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Commentary: Costa Mesa's pension burden falls on us all

March 13, 2013|By Jeff Arthur

Letter writer Charles Mooney says Costa Mesa has a pension problem. ["Outsourcing could make unfunded pension obligations worse, Mailbag, Feb. 26]. Yet many do not seem to understand the seriousness or magnitude: $196 million unfunded CalPERS pensions (66% funded) and $34 million unfunded retiree medical, (0% funded). That's more than $2,000 for every Costa Mesan — man, woman and child.

Joe Nation from Stanford University, a former six-year Democratic Assemblyman, presented his analysis to the City Council on Feb. 26. It is sobering (see pension information at http://www.costamesaca.gov.) Many wishful thinkers are hoping that the unfunded pension liabilities are lower. If anything, they are higher.

Nation reaffirmed CalPERS' unfunded pension liability estimates of $196 million, assuming PERS can really achieve its optimistic 7.5% annual rate of return. Nation believes the return rate should be from 5% to 6% and demonstrated how high the past and future liabilities will grow when PERS does not achieve its 7.5% rate of return. Moody's Investor Services recommends a 5.5% rate.

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Costa Mesans, if you don't fully understand the numbers above, we have a problem, a really big problem. These pensions are like negative-amortization mortgages; you make the payments, but the principal balance keeps getting bigger. If nothing is done, the employees will not receive their pensions, or the city will not have enough money for parks, libraries and fixing roads or worse.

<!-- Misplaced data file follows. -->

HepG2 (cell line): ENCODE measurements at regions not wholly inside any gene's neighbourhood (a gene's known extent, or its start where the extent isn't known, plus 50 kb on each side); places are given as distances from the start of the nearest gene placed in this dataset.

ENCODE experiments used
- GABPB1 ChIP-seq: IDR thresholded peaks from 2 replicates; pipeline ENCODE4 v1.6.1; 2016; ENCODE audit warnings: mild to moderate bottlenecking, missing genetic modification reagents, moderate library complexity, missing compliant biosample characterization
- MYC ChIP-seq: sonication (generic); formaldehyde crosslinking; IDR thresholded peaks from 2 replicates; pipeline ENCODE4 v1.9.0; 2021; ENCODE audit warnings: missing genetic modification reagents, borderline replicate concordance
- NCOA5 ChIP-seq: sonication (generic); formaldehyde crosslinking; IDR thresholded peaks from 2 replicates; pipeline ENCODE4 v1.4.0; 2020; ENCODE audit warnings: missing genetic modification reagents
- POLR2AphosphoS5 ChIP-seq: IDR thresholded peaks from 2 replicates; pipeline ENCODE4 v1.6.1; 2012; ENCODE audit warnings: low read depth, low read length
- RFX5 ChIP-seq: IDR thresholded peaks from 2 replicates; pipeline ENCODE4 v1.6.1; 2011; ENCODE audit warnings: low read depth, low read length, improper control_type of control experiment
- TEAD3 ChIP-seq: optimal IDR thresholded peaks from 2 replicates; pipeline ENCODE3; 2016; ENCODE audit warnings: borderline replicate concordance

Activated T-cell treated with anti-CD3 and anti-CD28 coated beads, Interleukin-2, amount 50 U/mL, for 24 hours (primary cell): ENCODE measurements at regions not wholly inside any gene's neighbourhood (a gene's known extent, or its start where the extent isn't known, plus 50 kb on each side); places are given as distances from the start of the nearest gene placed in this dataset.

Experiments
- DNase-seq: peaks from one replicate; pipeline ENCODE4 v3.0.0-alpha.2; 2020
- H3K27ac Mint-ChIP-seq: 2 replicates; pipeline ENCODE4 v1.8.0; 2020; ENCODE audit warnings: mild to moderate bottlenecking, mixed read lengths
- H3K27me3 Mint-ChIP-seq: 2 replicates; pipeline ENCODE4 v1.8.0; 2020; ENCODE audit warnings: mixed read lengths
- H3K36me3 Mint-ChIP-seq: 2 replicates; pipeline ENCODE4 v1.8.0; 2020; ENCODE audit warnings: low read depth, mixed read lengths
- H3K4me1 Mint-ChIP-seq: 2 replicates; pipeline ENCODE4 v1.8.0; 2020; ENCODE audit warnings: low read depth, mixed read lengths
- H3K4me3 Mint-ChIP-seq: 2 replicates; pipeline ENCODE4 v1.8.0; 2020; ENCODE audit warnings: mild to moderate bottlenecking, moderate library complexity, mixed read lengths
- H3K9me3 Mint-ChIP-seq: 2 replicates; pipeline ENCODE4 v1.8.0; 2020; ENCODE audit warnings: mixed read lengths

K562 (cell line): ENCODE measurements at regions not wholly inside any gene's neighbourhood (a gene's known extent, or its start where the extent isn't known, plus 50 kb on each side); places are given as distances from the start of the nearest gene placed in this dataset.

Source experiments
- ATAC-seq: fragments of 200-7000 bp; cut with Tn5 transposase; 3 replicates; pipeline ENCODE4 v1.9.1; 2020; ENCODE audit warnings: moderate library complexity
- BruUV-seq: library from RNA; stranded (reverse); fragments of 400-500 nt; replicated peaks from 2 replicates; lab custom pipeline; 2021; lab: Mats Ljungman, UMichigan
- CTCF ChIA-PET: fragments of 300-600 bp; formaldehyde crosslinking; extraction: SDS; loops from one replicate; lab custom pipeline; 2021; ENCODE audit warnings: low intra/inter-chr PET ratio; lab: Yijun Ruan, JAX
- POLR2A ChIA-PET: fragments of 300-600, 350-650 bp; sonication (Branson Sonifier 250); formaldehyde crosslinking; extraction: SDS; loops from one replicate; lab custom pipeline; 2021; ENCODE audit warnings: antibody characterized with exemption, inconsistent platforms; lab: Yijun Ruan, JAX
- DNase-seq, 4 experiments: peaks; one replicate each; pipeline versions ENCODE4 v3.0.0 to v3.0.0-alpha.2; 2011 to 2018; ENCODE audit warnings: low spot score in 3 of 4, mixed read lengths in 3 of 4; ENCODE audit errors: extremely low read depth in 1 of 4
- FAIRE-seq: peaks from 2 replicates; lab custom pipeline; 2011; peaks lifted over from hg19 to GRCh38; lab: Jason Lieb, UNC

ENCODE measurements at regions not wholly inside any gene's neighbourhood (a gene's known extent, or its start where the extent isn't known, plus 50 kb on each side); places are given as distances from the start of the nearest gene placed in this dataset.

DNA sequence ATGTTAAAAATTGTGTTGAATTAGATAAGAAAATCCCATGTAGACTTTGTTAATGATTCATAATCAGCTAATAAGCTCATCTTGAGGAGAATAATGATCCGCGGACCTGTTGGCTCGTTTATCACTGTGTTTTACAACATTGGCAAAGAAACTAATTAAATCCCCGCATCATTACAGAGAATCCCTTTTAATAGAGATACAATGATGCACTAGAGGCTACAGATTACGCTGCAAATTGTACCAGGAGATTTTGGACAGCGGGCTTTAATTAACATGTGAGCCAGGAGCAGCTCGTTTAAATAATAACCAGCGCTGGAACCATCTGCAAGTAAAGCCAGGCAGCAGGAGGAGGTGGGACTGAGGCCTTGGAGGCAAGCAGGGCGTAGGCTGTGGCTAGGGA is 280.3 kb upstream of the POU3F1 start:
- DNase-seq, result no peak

So, it is concerning that Mr. Mooney quibbles about the charter, lawyers' fees and "outside" interests. It is time to get serious about resolving the problem.

City and employees' pension contributions will have to increase significantly.

Nation showed two possible revenue solutions: a $370 annual parcel tax, or a 3/4% sales tax increase, both for 20 years. These would be on top of increases coming from the Costa Mesa Sanitary, Orange County Sanitary and Coast Community College districts, as well as the California gasoline tax, etc.

A charter will provide cost-savings by not limiting Costa Mesa contracts to exorbitant "prevailing wages." It is hard to know how much the savings will be, but they appear to be significant, given the hundreds of thousands of dollars of campaign donations against the charter by unions and outside interests.

Outsourcing will also provide some cost savings. The city estimated multi-million dollars in savings. Again, it is hard to know exactly how much the savings will be, but they appear to be significant, given opponents spending $1 million in legal fees to sue the city (opponents lawyers are expensive too), attempts to intimidate and entrap council members, and other bullying tactics, including destruction of campaign signs.

I hope that Mr. Mooney gets on the charter committee and gets one done soon. I agree with Mr. Mooney that last year's $2.5 million ending balance might be utilized – that could be 1% of the solution. All of these options, and more, are needed.

I look forward to working with Mr. Mooney and other Costa Mesans to be part of the solution.

JEFF ARTHUR lives in Costa Mesa.

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